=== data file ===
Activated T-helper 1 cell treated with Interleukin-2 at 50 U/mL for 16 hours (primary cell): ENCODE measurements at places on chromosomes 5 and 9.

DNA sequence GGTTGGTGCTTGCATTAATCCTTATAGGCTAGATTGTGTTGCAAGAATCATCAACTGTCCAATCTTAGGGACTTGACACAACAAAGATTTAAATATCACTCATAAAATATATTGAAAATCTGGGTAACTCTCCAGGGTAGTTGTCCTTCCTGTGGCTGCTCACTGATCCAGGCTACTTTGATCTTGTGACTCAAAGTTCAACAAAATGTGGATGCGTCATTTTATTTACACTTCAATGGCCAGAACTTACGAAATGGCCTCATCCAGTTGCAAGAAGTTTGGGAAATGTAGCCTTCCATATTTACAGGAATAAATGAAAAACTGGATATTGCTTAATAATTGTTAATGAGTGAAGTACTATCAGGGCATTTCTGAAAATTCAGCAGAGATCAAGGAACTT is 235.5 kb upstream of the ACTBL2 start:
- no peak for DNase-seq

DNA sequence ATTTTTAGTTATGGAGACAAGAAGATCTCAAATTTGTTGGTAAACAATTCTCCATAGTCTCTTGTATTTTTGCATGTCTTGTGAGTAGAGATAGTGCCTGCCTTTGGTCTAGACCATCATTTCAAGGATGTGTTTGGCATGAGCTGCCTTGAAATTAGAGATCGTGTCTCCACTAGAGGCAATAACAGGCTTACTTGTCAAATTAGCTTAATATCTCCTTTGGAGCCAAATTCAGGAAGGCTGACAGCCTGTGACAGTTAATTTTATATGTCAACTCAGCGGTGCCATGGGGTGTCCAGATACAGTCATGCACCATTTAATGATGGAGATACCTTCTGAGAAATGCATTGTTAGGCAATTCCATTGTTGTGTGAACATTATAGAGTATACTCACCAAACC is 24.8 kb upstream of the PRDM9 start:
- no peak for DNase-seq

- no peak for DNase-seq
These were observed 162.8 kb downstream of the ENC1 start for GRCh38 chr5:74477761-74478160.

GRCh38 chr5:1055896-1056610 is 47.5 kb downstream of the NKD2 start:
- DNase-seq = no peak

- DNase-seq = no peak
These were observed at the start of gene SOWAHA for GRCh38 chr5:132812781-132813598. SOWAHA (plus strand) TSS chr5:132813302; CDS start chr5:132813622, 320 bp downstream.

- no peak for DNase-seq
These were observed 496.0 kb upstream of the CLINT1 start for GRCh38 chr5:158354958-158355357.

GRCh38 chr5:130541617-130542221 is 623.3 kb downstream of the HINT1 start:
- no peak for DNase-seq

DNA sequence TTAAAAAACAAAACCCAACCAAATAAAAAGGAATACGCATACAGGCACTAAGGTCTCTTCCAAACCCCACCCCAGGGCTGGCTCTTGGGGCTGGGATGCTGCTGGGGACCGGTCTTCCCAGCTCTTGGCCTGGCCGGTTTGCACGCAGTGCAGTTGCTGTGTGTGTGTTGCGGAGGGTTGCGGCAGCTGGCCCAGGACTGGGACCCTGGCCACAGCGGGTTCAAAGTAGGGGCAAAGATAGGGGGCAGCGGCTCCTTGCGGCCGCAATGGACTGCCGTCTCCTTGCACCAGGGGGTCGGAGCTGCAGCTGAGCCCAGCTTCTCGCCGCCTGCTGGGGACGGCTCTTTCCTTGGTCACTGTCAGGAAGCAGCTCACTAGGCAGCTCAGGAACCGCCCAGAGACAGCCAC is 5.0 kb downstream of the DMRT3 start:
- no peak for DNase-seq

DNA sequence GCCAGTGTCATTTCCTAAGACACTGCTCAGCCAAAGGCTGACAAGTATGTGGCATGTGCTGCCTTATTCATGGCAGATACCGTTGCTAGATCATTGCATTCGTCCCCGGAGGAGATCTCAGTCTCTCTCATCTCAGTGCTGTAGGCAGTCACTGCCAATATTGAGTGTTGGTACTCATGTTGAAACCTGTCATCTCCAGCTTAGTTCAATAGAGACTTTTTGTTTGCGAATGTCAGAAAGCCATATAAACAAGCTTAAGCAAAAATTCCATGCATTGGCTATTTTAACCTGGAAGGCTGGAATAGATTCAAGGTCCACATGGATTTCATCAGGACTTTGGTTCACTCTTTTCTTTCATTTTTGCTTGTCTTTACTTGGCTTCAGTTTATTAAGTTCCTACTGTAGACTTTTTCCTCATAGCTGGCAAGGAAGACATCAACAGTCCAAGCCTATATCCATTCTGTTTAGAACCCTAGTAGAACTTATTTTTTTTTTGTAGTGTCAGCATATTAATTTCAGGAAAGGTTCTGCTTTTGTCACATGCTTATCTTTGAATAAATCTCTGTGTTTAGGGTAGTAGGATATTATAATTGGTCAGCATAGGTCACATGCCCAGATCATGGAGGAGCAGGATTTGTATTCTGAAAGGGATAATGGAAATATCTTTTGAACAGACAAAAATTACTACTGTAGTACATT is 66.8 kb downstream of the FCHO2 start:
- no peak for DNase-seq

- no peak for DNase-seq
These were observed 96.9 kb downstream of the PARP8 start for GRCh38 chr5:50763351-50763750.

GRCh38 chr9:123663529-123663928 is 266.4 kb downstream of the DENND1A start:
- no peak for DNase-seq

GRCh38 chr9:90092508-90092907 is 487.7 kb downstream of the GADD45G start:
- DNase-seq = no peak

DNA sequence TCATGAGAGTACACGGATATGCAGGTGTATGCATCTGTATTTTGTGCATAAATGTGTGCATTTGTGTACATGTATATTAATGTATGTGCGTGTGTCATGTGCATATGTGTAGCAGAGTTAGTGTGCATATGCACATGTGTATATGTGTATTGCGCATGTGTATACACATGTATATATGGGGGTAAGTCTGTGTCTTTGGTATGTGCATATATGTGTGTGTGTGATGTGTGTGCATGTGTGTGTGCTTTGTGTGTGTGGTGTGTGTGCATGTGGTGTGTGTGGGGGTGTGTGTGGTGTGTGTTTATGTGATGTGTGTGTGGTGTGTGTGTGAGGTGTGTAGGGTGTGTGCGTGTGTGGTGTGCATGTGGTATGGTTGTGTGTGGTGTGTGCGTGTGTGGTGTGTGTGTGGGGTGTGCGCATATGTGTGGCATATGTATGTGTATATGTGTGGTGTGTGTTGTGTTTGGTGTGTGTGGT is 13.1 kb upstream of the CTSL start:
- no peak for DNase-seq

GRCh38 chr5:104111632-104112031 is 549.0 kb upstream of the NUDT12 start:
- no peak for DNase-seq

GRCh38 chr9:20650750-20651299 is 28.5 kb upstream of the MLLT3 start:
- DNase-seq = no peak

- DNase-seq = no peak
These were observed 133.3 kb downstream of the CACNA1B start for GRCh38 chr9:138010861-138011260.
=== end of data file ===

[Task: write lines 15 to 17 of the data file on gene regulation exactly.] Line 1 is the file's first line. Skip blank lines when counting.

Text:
- no peak for DNase-seq

DNA sequence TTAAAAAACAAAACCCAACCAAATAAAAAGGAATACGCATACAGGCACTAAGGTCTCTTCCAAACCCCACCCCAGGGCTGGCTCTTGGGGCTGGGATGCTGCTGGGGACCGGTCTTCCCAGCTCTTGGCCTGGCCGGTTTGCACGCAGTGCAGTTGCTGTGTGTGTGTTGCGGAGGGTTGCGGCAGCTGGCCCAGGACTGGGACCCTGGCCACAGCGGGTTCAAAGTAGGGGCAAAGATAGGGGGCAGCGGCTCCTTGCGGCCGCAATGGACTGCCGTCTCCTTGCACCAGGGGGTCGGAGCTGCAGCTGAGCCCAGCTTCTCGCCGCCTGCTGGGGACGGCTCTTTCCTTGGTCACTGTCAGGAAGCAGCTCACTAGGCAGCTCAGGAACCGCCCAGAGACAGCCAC is 5.0 kb downstream of the DMRT3 start:
- no peak for DNase-seq